Reviews: Beyond Good And Evil

Pigs Have Wings

Beyond Good and Evil is Zelda Meets Half-Life 2. An impossible fusion of the Zelda fantasy interface and freedom of invention with Half Life 2's bleak, dystopian world of a planet drained dry by a collaborating regime. Zelda is about celebrating the world, the landscape of nature, how civilization integrates and develops. Half-Life 2 is about surviving a treacherous landscape and a hostile environment. Beyond Good and Evil celebrates a fantastic world of Hillys even as it is facing destruction and decay from a colonial regime. You get to photograph every animal and plants on the planet, from domestic and farm animals, to flies and amoeba, to anemone and fungus, not to mention whales and mantas. At the same time the main dungeons you visit in the game are civilized, the Factory and the Slaughterhouse, and the last one is essentially an armed camp.

Both Half-Life 2 and Zelda are fond of mixing up gameplay, of making you do something different, think something different in different levels. Beyond Good and Evil is impressive for doing this solely in gameplay terms of interacting with the environment rather than some cool power-up or gadget. Indeed Jade just has a few things which she carries. A kind of power-staff for combat, a range weapon that shoots plasma and a camera. That's it. There are no power-ups. Your hovercraft has power-ups of course, but even then nothing that will make you go faster or jump higher. Indeed Jade is really quite special as a gaming character for the fact that she's basically normal. She won't get stronger or fight better or gain new abilities.

She mostly works by improvising, adjusting and adapting to a situation which fits with the fact that she's a journalist. This is quite rare to achieve in a game where every character you play is a power fantasy, someone who's ten times stronger than the opponent. How many games do you play where the NP Cs are in a way stronger and better equipped than you are. Allies have special attacks and your opponents have shields and grenades. You on the other hand have your brains and wits. In that respects, Jade is probably more remarkable than Gordon Freeman.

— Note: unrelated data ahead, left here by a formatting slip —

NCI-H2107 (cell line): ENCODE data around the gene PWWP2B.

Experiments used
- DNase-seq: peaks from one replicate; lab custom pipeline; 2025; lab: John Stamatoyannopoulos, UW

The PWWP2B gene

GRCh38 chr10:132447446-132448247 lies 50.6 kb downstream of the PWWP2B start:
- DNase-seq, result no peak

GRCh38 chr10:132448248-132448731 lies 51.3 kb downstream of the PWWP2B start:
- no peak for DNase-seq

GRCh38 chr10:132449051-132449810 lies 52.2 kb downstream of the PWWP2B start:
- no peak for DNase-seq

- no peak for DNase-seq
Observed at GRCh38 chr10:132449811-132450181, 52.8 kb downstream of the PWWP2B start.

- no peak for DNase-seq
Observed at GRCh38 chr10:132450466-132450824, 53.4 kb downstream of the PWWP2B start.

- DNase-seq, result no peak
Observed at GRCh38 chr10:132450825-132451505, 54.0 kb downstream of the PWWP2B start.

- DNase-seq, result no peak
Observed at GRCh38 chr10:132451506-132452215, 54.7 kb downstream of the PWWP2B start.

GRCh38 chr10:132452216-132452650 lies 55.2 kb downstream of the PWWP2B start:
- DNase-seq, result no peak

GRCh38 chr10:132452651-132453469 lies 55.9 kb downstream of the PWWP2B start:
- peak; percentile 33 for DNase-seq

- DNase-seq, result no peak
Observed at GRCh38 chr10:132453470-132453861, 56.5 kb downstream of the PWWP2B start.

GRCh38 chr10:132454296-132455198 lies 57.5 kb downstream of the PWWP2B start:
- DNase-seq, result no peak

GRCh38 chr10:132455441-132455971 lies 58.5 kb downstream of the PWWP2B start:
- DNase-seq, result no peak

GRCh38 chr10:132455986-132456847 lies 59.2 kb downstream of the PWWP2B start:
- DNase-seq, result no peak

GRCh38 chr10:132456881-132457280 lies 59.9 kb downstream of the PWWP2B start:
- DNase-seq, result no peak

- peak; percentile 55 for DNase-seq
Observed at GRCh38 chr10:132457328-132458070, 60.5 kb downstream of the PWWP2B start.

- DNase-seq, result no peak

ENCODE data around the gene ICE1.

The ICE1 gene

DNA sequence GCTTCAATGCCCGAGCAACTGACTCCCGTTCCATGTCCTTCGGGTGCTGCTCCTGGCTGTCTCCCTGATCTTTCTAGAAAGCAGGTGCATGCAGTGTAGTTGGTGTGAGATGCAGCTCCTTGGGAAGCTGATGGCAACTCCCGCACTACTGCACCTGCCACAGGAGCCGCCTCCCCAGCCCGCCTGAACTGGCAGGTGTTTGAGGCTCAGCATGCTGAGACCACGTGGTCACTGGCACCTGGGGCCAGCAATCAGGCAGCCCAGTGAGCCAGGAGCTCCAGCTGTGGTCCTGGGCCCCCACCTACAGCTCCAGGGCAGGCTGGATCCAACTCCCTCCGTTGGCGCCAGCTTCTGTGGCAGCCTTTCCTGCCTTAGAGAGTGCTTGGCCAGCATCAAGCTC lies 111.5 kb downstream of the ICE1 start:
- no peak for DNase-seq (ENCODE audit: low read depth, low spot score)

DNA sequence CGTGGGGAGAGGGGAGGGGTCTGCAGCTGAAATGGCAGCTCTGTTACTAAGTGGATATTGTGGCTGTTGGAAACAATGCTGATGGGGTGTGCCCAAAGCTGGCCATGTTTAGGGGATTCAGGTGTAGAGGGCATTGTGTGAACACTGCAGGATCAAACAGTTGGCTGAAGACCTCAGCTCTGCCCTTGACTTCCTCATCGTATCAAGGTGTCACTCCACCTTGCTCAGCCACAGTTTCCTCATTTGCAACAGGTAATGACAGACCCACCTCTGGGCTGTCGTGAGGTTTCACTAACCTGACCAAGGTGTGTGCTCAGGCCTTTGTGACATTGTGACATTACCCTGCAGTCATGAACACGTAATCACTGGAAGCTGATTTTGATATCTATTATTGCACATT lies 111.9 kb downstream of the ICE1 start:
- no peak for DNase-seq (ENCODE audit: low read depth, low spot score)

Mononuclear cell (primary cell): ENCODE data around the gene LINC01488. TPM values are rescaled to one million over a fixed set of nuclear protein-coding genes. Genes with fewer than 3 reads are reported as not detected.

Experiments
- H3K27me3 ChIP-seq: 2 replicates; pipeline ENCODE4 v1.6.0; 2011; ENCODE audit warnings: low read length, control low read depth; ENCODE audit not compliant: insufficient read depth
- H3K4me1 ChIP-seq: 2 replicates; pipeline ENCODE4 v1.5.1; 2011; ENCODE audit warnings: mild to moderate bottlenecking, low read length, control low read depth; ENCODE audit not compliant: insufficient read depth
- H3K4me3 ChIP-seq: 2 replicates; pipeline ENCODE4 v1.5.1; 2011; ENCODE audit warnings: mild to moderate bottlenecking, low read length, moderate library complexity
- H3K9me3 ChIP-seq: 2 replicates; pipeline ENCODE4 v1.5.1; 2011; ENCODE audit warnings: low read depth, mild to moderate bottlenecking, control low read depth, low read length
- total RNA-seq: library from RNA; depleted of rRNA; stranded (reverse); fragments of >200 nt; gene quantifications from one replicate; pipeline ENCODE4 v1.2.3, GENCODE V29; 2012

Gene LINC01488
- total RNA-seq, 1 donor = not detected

The Hovercraft is awesome, allowing us to travel both on land and sea, giving a real control over the environment and then of course no other game has made us feel we are actually going to space like this one does.

A great game, with some confusing elements

I arrived to the Beyond Good and Evil scene a little late. I heard a bit about it back in the day, and even considered buying it for my PS 2, but ultimately ignored it, despite hearing good things from friends. When the HD remake was released last month, I decided to give it a whirl.

My overwhelming feeling is one confusion. We're thrown into Hillys with only a news report to tell us what's going on. We then have to fight off waves of... green things to protect some kids our heroine and her (pig?) uncle apparently look after. I've no problem with outlandish elements like these, as long as they aren't thrown in my face, giving me scant seconds to try and understand them.

Otherwise, the story is fine. Not really up to par with similar games like Jak II, but it's competently told, for the most part. There are certain lines that make it apparent the game was not written primarily in English, but they're easy enough to ignore. Where the narrative shines is in it's characters. Jade's porcine uncle, Pey'j, is a hoot, bringing a touch of comic relief to the game, while sharing some fantastic banter with his niece that makes Jade more likeable and their unusual friendship all the more convincing. Jade's other sidekick, a loyal member of the Hillyan army (and the IRIS network, the resistance) by the name of Double H, is just as enjoyable. Jade herself is great, a strong but sensitive female character who truly belongs up there with the likes of Samus and Femshep.

The gameplay itself is versatile, if a bit dated. Over the course of the game, you'll sneak, climb, fight with a staff, ride a hovercraft, play air-hockey with a shark, pilot a space ship and, as befits Jade's occupation, take photos. All of these tend to work well, though the stealth (sneaking past almost invincible marines in Powered Armour) can be infuriating at times.

All in all, I left the game moderately impressed. The game has aged reasonably well, and the updated graphics (most evident with Jade and Pey'j) are half decent.

Here's hoping the proposed sequel gets the love and attention it deserves. I'm sure Ubisoft, having gathered knowledge from the excellent Assassin's Creed and Splinter Cell franchises, can make it the classic it deserves to be.